For grain, he sought out farmers from Cheney and Reardan to Lind and Endicott who were growing or were willing to plant the varieties he wanted to use: Turkey Red Wheat, Red Russian Wheat, White Llamas Wheat, Scots Bere, Purple Egyptian Barley, einkorn, khorasan, rye, triticale, spelt, emmer. They aren’t certified organic, but the farmers who grow them, including Don Scheuerman, co-founder of Palouse Heritage and one of Thompson Duffy’s business partners, use organic methods. “Eastern Washington is such a prime spot to grow grain,” Thompson Duffy said. But, he noted, most of the grain grown in this state – 85 to 90 percent of its production each year, according to the Washington Grain Commission – is exported.


Meet Your Farmer – Don Scheuerman

Palouse Colony Farm, owned and operated by Palouse Heritage, was established along the Palouse River in the 1880s by German immigrant farmers from Russia who applied sustainable farming practices that included four-field crop rotations to promote fertility, use of natural soil amendments, and restoration of landrace grains and other heirloom produce. The farm was re-established in 2015 by the Ochs and Scheuerman families, who are descendants of those early immigrants. I recently had an opportunity to chat with Don Scheuerman, co-founder of Palouse Heritage and Director of Business Development.


latest updates on some local food ventures set to open soon

Called Culture Breads, the spot is planning a soft opening in February, and will be home to a wood-fired oven and stone grain mill, the latter of which will be used to mill all the bakery's flour from grains grown on farms in the Palouse. The hyper-local operation will also share the space with a brewery called Grain Shed Brewing. Duffy’s partners on the project are LINC Foods and Palouse Pint co-owner Joel Williamson, brewer Teddy Benson and Palouse Heritage Farms’ Don Scheuerman. In addition to a traditional bakery and brewery, the space is also set to feature a café.


100% Made in Washington

Called “landrace” crops, the Scheuermans grow and sell ancient prehybridized wheat, barley, oats, rye, and other grains through Palouse Heritage Grains. For example, says Richard ’73, they re-established the first wheat ever grown in the Northwest, Hudson’s Bay White. A history buff who has written extensively about the state’s agricultural past, Richard is an education professor at Seattle Pacific University. His brother Don manages the Palouse Colony Farm’s 30 acres. (We’re the smallest farm in Whitman County, jokes Don.) They credit WSU grain researchers Steve Lyon and Stephen Jones with helping track down and promote the landrace varieties.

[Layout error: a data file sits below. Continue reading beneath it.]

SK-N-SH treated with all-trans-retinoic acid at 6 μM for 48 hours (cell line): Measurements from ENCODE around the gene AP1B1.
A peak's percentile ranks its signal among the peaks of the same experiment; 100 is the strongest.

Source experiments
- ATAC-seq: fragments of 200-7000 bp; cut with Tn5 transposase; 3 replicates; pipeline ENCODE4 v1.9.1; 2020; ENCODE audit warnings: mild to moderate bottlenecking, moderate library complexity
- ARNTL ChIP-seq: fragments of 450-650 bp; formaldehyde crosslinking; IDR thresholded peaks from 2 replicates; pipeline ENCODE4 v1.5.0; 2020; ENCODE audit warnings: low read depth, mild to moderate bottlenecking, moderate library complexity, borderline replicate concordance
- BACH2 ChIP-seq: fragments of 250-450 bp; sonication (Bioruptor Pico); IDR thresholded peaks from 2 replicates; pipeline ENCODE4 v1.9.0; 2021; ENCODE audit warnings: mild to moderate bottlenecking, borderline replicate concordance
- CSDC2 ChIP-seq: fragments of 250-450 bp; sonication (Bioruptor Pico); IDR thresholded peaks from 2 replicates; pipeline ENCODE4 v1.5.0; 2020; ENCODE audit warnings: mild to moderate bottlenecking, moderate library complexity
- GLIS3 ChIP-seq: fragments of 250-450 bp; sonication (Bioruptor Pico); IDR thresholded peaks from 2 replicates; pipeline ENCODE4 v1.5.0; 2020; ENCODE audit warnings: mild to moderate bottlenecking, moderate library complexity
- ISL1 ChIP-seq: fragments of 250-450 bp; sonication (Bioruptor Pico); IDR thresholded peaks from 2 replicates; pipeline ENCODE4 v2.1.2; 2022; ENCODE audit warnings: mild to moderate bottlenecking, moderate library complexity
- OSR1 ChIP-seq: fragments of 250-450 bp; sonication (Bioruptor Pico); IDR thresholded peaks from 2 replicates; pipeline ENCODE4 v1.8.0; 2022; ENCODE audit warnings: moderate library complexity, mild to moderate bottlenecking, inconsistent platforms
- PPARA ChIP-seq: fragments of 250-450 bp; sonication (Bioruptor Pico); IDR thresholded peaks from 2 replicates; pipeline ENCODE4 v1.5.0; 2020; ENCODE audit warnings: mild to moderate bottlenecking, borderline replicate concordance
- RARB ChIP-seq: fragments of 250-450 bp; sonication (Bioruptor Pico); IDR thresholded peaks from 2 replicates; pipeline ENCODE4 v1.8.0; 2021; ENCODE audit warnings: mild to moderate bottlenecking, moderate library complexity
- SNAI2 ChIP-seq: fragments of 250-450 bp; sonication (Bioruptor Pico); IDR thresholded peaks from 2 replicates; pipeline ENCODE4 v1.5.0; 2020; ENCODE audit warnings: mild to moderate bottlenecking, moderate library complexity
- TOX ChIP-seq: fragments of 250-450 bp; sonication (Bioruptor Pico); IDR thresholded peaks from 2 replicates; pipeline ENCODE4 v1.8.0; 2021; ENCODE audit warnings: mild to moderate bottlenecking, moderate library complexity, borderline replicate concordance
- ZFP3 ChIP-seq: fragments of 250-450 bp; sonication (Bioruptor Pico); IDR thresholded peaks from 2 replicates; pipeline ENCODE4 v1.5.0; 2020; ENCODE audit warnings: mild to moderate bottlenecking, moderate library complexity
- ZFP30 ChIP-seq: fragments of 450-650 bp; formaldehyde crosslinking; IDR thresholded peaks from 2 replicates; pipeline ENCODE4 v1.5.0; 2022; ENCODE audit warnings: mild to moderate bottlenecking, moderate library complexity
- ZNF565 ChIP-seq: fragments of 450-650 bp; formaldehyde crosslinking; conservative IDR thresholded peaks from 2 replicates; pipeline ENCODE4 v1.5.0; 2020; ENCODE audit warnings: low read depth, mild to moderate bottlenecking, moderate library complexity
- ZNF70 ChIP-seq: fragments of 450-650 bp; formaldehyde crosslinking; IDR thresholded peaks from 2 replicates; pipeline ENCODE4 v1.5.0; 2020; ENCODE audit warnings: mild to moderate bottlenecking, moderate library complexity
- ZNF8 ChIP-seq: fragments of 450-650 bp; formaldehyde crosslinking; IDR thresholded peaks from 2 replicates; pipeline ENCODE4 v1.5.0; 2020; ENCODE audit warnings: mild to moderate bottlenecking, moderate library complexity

Grin and Bere it at Bellwether

Now history is repeating itself with another ancient varietal, Scots Bere, which will be showcased each Thursday through August starting this week. The barley again is grown by Palouse Heritage (which sourced original seed stock from Scotland’s Orkney Island), and malted by Palouse Pint in the Spokane Valley. The beers again will be accompanied by loaves made with the grain by Culture Breads.


For Purple Waves of Grain

An ongoing local collaboration is celebrating beer's main ingredient — malted barley — for a seven-week event dubbed the Purple Egyptian Barley Project…Working in conjunction with Washington State University, Scheuerman and his brother Richard were able to source a small amount of Purple Egyptian seed from a seed bank, and they have planted and multiplied it over several years. While a few other similar varieties are grown on a small scale in the U.S., Scheuerman says he's not aware of anyone else growing this strain.


Purple grain

Bellwether this week launches its Purple Egyptian Barley Project. Over the next seven Thursdays, through April 6, it will release a variety of beers using the grain grown in this region by Palouse Heritage and malted by Palouse Pint in the Spokane Valley.


Grains of Truth

Built by New American Stone Mills, Duffy's new mill weighs about 2,500 pounds and cost more than $18,000. It will allow him to mill his own flour, particularly the soft wheat variety he gets from Palouse Heritage's Palouse Colony Farm, located between the Whitman County towns of St. John and Endicott.


Palouse Colony Farm Officially Recognized as Washington State Historic Site!

Palouse Colony Farm was placed on the Washington State Historic Preservation Office Register for the original barn and outbuildings and the property’s role in Pacific Northwest history as an important “clearing house” for German immigrants from Russia arriving in to region from 1880s to the 1910s.


Return to Palouse Colony Farm

A recent business endeavor has brought Scheuerman to re-establish the Palouse Colony and its Old World farming methods as Palouse Heritage. “An opportunity came for us to acquire the property about two years ago,” said Scheuerman. “I have always kept interested in researching about the Palouse country. It was a special opportunity I didn’t want to pass up.”


Locally Grown Barley Means Truly Local Beer

Skagit’s “Purple Egyptian” barley has ignited a firestorm of anticipation among craft brewers, not only because of its zesty fruit character, but also because it is an ancient grain that originated in the headwaters of the Nile River and was revived by scientists and grain historians at Seattle Pacific University. Craft brewers, and craft beer drinkers, love that kind of geeky stuff.



Now Pike Brewing Company is working directly with Skagit Valley farmers to grow barley varietals specifically for craft beer malt. These varietals will bring new, full and complex flavors that today’s craft beer drinkers want. We are introducing this with Pike Locale, a series of beers made with 100% Washington State ingredients that define our local terroir…Skagit Valley Alba’s base malt was grown by Knutzen Farms (Skagit Valley) and includes malts from Palouse Colony Farm (Whitman County), Washington Bulb Co. and Hedlin Farms (Skagit Valley).